During a press conference Thursday that was originally organized to introduce the organization’s 10th annual “Ars Nova” contemporary music concert series, longtime Seoul Philharmonic Orchestra composer-in-residence Chin Un-suk appeared determined to call out allegations by former Seoul Philharmonic Orchestra CEO Park Hyun-jung.
In the midst of a continuing legal debacle, coupled with the recent announcement by police that the allegations by 10 SPO employees of verbal and sexual abuse by the former CEO were found to be false, the talk at the press conference quickly turned to the city’s drama-plagued orchestra.
“In a past interview with one media outlet, our former CEO Park Hyun-jung stated that I threated not to renew my contract with the orchestra if she did not resign, and I just want to go on record saying that claim is false,” she said. “But even though her claims against me are untrue, I have no intentions of pursing any sort of consuming legal battle against her false statements.”
German-Korean cellist Isang Enders (left) and Seoul Philharmonic Orchestra composer-in-residence Chin Un-suk speak at a press conference held at the SPO practice room at the Sejong Center in Seoul on Thursday. (Seoul Philharmonic Orchestra)
“Despite all of the ongoing issues with the orchestra, I just wanted to say the SPO has my full support and that I will continue my duties as the composer-in-residence for the time being,” Chin added, also noting that due to the sudden resignation of conductor Chung Myung-whun, the future of her beloved annual concert series is still up in the air.
Upholding its decade-long tradition, this year’s Ars Nova concert series will once again introduce a number of modern classical music pieces making their Korean, Asian and even world premieres. The two-part concert series is slated to kick off its first chamber concert performance on March 30, followed by its closing orchestral concert performance on April 5.
“One of the things I am trying to accomplish with this Ars Nova series is to stress the importance of contemporary music,” said Chin. “No matter how many songs I compose and all of the works that I have done in my long career overseas, the moments when I feel the most pride and the most honored are in the work that I accomplish in this series.”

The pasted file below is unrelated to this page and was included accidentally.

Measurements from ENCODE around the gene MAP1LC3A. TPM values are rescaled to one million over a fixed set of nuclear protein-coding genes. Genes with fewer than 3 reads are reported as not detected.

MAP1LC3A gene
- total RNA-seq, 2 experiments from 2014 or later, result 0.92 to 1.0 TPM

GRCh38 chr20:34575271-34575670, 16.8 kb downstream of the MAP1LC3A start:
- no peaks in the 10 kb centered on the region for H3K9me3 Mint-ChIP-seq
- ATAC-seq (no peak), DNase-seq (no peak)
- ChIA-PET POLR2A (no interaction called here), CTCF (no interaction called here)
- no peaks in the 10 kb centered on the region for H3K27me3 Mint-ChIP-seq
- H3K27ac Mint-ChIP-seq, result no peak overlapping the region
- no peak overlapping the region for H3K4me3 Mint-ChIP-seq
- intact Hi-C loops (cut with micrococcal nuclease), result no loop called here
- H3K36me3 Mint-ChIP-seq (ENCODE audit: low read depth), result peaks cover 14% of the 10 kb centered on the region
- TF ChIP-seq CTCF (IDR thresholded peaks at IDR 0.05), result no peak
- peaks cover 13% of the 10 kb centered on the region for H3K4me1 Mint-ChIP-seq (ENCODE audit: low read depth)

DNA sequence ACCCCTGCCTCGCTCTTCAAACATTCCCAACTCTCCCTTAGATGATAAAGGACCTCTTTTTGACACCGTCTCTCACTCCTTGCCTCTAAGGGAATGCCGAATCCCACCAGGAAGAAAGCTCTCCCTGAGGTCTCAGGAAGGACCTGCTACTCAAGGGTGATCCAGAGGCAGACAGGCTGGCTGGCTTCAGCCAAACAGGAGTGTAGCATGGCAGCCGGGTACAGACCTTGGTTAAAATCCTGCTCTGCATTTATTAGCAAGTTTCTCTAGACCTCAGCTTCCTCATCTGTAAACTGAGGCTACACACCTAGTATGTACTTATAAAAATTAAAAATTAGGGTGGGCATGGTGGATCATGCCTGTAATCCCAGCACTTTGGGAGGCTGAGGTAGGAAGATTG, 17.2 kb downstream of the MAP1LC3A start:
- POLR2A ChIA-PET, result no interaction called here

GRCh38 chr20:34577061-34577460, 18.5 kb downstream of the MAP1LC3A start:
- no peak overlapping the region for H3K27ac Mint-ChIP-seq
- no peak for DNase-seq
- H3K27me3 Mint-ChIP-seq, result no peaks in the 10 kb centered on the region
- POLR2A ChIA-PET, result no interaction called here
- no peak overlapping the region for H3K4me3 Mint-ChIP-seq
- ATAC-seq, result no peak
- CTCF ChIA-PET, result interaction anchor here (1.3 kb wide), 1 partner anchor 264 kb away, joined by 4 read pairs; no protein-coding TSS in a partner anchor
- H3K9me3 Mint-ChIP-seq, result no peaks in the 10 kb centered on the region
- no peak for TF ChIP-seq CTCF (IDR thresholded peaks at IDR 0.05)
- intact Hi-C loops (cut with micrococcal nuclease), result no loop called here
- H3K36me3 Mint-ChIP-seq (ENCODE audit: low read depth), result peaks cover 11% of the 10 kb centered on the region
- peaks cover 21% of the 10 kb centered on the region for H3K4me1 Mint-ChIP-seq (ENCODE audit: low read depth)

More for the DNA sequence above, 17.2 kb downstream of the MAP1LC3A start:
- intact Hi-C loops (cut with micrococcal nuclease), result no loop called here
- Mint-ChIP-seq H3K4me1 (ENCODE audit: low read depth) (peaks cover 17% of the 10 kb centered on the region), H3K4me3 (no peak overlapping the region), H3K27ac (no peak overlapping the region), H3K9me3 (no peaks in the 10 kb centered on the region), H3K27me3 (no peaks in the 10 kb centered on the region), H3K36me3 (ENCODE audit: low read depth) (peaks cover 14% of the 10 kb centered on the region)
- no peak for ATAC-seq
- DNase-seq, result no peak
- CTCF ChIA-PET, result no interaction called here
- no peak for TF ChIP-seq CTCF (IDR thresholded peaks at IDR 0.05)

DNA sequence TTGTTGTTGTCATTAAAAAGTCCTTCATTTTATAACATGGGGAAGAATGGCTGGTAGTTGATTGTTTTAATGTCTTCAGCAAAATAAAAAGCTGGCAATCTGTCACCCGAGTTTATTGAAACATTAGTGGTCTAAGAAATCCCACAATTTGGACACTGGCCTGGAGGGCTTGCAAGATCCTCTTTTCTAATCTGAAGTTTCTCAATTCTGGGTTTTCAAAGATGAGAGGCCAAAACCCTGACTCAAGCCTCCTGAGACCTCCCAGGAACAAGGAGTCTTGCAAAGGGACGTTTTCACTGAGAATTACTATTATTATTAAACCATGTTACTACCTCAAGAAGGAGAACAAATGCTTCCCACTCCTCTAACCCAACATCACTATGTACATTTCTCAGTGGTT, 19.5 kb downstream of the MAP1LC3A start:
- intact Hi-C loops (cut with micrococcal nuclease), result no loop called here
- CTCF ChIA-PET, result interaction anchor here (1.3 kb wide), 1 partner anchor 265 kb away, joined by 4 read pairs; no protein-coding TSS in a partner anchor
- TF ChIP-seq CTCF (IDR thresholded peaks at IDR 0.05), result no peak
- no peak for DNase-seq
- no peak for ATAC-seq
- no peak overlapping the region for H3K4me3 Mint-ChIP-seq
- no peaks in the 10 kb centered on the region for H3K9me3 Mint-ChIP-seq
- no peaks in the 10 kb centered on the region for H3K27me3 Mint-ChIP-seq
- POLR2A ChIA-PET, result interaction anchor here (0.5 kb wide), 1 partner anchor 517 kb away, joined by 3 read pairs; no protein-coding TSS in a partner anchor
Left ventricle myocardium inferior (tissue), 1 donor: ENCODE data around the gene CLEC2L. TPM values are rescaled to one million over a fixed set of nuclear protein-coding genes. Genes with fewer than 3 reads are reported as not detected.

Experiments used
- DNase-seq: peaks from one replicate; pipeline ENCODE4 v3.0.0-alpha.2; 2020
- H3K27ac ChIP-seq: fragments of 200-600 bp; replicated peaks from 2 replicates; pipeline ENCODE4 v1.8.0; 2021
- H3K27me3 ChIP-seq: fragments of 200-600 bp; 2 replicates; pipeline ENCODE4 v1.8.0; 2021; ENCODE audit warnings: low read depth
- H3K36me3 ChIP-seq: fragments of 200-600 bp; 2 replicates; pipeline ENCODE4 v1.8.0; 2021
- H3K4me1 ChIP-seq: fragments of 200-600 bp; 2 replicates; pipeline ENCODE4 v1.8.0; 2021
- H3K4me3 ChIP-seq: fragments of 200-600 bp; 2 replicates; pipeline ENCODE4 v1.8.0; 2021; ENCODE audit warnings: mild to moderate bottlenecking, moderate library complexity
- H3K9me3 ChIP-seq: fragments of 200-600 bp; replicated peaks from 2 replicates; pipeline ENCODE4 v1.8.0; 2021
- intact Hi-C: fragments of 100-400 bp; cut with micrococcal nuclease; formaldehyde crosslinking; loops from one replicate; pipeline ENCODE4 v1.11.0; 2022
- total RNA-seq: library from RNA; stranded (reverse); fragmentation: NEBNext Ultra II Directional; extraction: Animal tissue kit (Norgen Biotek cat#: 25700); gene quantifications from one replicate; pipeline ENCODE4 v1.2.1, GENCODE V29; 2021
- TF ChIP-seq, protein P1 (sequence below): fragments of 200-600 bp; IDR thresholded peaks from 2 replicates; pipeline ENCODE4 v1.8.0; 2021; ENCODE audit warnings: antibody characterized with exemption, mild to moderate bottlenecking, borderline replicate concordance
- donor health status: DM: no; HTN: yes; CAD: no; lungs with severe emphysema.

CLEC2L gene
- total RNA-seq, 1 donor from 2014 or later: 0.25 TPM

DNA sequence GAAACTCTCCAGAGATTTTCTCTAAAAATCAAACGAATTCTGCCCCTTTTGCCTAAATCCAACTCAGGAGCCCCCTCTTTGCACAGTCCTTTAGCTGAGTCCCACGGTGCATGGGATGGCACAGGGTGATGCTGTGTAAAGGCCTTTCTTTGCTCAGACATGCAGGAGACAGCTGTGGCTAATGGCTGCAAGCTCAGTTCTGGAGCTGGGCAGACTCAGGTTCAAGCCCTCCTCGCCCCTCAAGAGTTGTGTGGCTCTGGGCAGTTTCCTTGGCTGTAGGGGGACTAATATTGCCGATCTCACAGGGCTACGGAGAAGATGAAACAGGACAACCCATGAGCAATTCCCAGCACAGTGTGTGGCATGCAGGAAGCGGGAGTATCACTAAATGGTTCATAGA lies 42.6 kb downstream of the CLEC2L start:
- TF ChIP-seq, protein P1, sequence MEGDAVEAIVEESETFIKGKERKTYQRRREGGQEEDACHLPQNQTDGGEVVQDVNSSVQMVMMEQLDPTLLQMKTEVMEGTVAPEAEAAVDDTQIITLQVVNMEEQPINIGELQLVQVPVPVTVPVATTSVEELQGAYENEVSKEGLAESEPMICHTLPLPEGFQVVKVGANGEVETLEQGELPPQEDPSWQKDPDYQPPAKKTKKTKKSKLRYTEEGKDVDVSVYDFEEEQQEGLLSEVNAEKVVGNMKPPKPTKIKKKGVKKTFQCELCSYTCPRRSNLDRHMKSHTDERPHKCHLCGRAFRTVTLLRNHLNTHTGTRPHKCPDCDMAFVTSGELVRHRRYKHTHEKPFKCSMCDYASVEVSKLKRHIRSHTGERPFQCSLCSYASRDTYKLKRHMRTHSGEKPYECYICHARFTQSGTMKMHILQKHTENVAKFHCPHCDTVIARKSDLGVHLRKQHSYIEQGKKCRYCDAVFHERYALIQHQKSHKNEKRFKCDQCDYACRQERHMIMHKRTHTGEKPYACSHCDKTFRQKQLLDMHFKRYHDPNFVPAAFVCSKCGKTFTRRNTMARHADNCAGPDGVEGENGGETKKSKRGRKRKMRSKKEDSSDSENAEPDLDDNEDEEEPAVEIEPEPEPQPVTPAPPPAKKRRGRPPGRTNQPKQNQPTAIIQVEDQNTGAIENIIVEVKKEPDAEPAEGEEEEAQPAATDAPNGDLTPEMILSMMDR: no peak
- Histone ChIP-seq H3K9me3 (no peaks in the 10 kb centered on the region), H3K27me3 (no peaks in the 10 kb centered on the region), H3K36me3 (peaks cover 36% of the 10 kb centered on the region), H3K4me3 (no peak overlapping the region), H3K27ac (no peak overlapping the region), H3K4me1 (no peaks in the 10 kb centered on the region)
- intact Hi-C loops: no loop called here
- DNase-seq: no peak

Returning to the Arts Nova series after two years is German-Korean cellist Isang Enders.
Seoul Philharmonic Orchestra composer-in-residence Chin Un-suk speaks at a press conference held at the SPO practice room at the Sejong Center in Seoul on Thursday. (Seoul Philharmonic Orchestra)
“The opportunity to play these concertos, which are rare with some being played for the first time in Korea, is a special honor,” said Enders during the press conference.
“There is hardly any music series that I know that concentrates so much on contemporary music as the Ars Nova series,” he added. “Rather than trying to please the audience, (the series) is showing what else is possible for people to listen to. ... It’s one of the most important things we can do as musicians. Even if it’s just for (the liking) of a few people, it’s worth doing.”
The cellist is slated to perform a handful of concertos, including Esa-Pekka Salonen’s “Mania for Solo Cello and Ensemble,” as well as Dmitri Shostakovich’s suite from the opera “Lady Macbeth of Mtsensk,” both of which will be performed in Korea for the first time, with the accompaniment of the SPO.
“As an orchestra, our job is to deliver beautiful music to our fellow society members,” Chin added. “We are supported by taxpayer money and this is something that we really cherish, and remind ourselves to come together and keep our focus on the art of our music.”
The first program in the Ars Nova series will be performed at the Sejong Center on March 30 with ticket prices ranging from 10,000 won ($8.60) to 30,000 won. The second performance of the series will be staged at the LG Arts Center in Gangnam-gu on April 5, with ticket prices ranging from 10,000 won to 50,000 won. For more information, call 1588-1210.
By Julie Jackson (email@example.com